Bishop Millar said that while he was praying for us recently, he felt the Lord remind him of the story in Mark 6 where we learn that “the disciples were straining at the oars, the wind was against them and the waves were beating into the boat and we are told in St Mark’s gospel that they were making headway painfully.” Bishop Millar thought this was the Lord’s message to us, to our bishop, and I wonder if it isn’t a word for us all.

Unknown to the disciples, Jesus was standing on the hillside watching them struggle. And then what does he do? “We are told that he came in from the water,” Bishop Millar said, “walking across the water and got with them into the boat. ‘Fear not’ he said: ‘It is I, take courage, don’t be afraid’ and then he climbed into the boat with them and the wind died down.”

“I don’t need to remind you that there is a war on for the very soul of the Church,” Bishop Millar told us. “But your courage, if I may say this, humbly, and your steadfastness in the face of a new and speciously sophisticated manifestation of evil has won you many admirers all over the world.” I know that encourage word is not just for Truro, but for us all, I’m sure of it. We are together for a reason.

So what do we do now?

“The wind is blowing, and the Lord’s promise is as real today as ever it was. As far as you can, put the unpleasant things behind you. The Lord is doing a NEW THING do you not see it? There are thousands out there waiting to hear that God loves them. There is a task to be done before the Lord returns. There are millions of people to be touched with that sense of joy and peace and purpose and grace and forgiveness and love which you carry as the messengers for God. But it starts, it continues and it ends with Peter’s cry from the heart ‘Lord, you know everything’ ‘You know that I love you’. And Jesus’ kind reply ‘Feed my sheep’.”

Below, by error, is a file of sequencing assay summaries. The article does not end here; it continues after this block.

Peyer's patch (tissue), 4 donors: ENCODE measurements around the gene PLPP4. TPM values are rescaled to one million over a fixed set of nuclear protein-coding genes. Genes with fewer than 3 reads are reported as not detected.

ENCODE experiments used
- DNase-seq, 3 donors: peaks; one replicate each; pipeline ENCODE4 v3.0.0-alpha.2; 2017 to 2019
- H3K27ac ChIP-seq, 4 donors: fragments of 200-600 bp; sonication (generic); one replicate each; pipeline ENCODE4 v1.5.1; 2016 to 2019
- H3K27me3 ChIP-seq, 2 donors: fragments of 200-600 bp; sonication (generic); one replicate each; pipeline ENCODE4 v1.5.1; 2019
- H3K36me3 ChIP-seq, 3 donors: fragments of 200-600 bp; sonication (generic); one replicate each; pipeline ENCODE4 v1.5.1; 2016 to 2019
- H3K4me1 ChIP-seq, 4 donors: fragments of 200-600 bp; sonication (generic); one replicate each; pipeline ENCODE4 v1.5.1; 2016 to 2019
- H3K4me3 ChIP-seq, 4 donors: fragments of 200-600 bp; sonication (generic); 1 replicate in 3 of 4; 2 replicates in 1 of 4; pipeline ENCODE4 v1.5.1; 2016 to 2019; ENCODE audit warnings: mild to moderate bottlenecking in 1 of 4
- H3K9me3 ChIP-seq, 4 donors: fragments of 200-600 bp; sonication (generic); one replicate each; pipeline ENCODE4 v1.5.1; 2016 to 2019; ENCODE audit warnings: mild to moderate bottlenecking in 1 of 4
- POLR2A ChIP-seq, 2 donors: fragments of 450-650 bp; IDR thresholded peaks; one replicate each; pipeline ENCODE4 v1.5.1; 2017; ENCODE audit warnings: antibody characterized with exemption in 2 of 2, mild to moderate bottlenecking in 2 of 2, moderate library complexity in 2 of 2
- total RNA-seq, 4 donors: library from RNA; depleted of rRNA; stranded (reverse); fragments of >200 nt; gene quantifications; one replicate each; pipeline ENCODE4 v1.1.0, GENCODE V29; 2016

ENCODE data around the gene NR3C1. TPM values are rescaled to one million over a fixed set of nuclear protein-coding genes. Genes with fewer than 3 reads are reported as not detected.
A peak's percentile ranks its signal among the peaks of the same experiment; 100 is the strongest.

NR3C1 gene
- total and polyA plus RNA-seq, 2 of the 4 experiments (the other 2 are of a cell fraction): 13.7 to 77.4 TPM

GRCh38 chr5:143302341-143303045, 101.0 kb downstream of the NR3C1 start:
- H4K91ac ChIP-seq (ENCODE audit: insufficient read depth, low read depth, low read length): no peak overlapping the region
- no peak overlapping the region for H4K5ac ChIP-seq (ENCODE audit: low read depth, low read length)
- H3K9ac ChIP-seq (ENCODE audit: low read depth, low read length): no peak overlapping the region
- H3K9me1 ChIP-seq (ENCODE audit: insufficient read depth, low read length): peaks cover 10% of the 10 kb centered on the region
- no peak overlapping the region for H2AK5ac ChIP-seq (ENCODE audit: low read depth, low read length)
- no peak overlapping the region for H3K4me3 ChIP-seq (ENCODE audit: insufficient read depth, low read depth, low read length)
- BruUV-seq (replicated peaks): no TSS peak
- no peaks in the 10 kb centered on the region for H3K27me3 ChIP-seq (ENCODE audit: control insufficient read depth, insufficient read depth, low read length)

This is not a pastoral response, but direction. We will know if we truly love Jesus as we feed his sheep, but we can only feed His sheep if we love Jesus.

And when will we do that? When the litigation is over or the buildings are secured or reconciliation has been accomplished or when Lambeth happens or at some other unfixed time in the future? Isn’t the time to answer Jesus’ question now, at such a time as this?

Will we be as astonished as the disciples were to see Jesus at work in our midst? Is there anything else we can do but love Him truly?